This sounds complicated, but fortunately, there are readily available tools that will do most of the job for you. Note that I'm a complete NLP layman myself, but these tools are reasonably user-friendly. Here's what the process looks like.

1. Corpus collection

Gather the texts you are going to analyze. In this case, I used the large database of anison lyrics from this site, whose webmasters calls themselves Kokoro yasashiki senshitachi. So I guess they won't mind despite the JASRAC warnings, uhm.

This provided me with over 12,500 anime songs to play with! This database is not completely exhaustive even for recent anime (for example, anison which come from games, like Tori no uta and Last regrets, seem not to be included), but it's still pretty solid and reasonably easy to process.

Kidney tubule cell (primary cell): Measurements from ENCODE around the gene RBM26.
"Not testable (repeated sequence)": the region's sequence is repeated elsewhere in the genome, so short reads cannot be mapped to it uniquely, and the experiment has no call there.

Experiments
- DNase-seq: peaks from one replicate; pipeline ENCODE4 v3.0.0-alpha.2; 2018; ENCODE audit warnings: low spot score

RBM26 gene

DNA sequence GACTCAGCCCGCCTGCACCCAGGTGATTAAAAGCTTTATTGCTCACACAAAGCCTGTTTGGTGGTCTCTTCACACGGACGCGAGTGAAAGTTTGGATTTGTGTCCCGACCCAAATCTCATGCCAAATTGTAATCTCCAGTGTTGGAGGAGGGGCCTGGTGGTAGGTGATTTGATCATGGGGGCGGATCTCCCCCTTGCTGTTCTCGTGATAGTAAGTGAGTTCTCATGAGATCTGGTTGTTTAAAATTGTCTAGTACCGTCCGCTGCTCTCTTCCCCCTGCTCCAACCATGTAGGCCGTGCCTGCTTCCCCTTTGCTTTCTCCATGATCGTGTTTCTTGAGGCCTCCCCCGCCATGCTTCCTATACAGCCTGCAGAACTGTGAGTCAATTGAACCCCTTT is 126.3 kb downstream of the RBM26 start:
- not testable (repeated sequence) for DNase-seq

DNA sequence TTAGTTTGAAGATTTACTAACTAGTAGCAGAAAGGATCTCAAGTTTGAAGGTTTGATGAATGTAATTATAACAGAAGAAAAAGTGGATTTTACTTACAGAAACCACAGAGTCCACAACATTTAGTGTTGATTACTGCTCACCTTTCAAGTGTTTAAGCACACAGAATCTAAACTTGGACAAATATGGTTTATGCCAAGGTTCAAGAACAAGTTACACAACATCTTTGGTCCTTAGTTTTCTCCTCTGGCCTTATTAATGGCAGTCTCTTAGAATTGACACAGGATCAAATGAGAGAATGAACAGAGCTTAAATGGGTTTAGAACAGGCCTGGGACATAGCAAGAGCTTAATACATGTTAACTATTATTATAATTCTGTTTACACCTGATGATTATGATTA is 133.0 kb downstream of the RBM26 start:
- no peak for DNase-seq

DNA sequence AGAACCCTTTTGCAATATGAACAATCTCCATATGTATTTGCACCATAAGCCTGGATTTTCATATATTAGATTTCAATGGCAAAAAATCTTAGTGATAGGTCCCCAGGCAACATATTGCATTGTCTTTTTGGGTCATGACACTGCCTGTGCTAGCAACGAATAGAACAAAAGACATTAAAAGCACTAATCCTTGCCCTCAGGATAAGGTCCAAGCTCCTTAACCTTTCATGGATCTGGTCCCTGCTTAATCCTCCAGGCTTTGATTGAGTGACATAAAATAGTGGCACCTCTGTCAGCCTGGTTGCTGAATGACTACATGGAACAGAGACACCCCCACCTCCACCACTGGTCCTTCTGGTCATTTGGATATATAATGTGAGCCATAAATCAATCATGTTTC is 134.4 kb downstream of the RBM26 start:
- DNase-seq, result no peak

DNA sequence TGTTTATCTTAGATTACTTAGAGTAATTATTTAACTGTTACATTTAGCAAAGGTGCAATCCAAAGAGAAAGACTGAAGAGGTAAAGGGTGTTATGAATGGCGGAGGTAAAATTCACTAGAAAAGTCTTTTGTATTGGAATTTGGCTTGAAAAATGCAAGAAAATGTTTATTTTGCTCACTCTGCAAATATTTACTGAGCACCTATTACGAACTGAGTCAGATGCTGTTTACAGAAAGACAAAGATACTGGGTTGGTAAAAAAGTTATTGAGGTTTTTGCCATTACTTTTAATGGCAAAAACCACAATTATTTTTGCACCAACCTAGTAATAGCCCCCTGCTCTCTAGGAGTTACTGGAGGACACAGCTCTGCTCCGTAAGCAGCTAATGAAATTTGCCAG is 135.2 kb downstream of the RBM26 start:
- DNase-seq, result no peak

2. Word segmentation

Break up each of your texts (in this case about 12,500 anime songs) into separate words, and count the number of times these words appear in each text.

For texts in a language like English, this is a relatively easy task, because word breaks are usually marked by spaces. All you have to do is remove punctuation, possibly use some sort of “stemming” to ensure that singular and plural or conjugated verbs are considered the same word, and you're done. But Japanese doesn't use spaces, which makes the problem quite a bit more complicated.